Astrologer Laura Craig

Venus Enters Virgo

Illustration by Walter Crane

July 21 - August 16, 2021

If Virgo is the sign of the initiate, then Venus has just been sent to finishing school (an odd name, if you think about it, to impose on lives only just beginning) It’s a chore, to be sure, but chores bring their own kind of rewards.

This type of charm is about polishing and preparing. It is about analyzing the Feminine (money, material goods, creativity, emotions, the body, and food, for example). In Mercury’s earth sign our goddess keeps busy, as idle hands are the devil’s workshop—and Venus normally loves idle hands. But here, relationship is worthwhile work. The dance of love is a technique to learn and perfect, a balance sheet of giving and receiving. And so, her carnal, luxury-loving self sets to cleansing and purifying, improving and fixing where needed, in order to eventually enjoy the fruits of her labor. With such high standards, and an ever-critical eye, the challenges she faces are grappling with disappointment and managing expectations—both of herself and of others.

During Venus’s time in Virgo, you might ask yourself, how does your garden grow? We are tending our beds of love and friendship, with silver bells and cockle shells, and pretty maids all in a row. With nine pentacles on the vine and a bird in the hand. Under this influence, we remember small details, perform humble acts of service, show up when needed, and even give the shirt off our back. We process our feelings by talking things through and we keep trying harder— all to show our devotion. No grand gestures, just honest, evident efforts. A blossoming life and the best buds are proof of a happy heart and a job well done.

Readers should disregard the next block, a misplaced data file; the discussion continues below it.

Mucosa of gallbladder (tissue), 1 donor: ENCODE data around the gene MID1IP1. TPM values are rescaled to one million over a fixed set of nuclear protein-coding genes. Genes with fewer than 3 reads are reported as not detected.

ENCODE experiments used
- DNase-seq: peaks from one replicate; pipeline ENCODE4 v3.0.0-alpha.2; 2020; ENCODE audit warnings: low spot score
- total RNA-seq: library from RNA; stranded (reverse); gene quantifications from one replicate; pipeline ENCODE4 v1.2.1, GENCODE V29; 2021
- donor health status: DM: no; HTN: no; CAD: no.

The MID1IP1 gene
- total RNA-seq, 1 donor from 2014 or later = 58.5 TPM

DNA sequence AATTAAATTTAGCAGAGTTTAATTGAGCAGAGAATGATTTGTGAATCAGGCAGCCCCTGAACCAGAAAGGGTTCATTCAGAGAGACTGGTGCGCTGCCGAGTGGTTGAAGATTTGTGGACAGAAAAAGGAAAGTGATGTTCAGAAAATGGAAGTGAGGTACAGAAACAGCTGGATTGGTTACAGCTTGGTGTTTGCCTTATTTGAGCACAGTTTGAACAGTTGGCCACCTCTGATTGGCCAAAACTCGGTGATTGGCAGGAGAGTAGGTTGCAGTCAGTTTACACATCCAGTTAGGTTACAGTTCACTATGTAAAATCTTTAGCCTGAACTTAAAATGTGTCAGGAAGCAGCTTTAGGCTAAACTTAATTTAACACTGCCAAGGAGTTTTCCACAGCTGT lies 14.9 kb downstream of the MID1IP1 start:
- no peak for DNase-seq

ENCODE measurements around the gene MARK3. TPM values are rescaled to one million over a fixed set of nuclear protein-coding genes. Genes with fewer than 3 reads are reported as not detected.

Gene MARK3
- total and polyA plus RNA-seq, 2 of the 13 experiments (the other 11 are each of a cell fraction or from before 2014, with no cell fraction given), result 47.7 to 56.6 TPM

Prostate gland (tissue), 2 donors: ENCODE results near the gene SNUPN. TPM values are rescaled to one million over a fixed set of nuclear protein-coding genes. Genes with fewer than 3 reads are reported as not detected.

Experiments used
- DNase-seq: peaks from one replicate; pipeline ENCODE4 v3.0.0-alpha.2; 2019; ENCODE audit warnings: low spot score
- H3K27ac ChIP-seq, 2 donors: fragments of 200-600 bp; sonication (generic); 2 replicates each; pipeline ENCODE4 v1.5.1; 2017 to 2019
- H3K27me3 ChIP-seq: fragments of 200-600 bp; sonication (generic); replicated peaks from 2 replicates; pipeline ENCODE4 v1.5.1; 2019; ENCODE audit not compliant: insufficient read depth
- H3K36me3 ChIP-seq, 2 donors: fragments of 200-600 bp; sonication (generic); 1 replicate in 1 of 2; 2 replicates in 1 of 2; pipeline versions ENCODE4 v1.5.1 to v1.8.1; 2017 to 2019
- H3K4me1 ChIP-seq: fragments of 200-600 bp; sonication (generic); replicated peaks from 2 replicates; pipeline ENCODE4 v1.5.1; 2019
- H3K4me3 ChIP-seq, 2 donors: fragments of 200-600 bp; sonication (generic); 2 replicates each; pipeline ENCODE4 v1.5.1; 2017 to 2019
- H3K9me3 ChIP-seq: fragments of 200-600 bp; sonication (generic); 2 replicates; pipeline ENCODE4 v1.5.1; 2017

Lilith Enters Gemini

Natalie Portman in “Black Swan”

July 18, 2021 - April 14, 2022

Tomorrow, the spectral Black Moon Lilith moves into youthful, shapeshifting Gemini for the next nine months; jumping into, and out of, the pages of storybooks and fairy tales; moving between cartoon and caricature and something altogether more mischievous and sinister. In my imagination, I see our Lilith in the form of Peter Pan—guide, trafficker and captain of the lost boys, the babies who fall from their prams and disappear when their nurses are looking away. J.M. Barrie, his creator, describes Peter as “a free spirit, betwixt and between human and bird”, who comes in the night to visit sleeping children, and to recover his missing shadow. Lilith’s place of exile, then, is Neverland, the island of the child’s mind, mapped out “with astonishing splashes of color here and there, and coral reefs and rakish-looking craft in the offing, and savages and lonely lairs, and gnomes who are mostly tailors, and caves through which a river runs, and princes with six elder brothers, and a hut fast going to decay, and one very small old lady with a hooked nose.” In this place, we choose childhood over old age, boys over girls (with exceptions), eternity over endings, and cleverness over wisdom. Who wants to be tied down to life and love anyway? Forget the heart, forgo feelings—who needs ‘em.

1904 Illustration of J.M. Barrie’s “Peter Pan”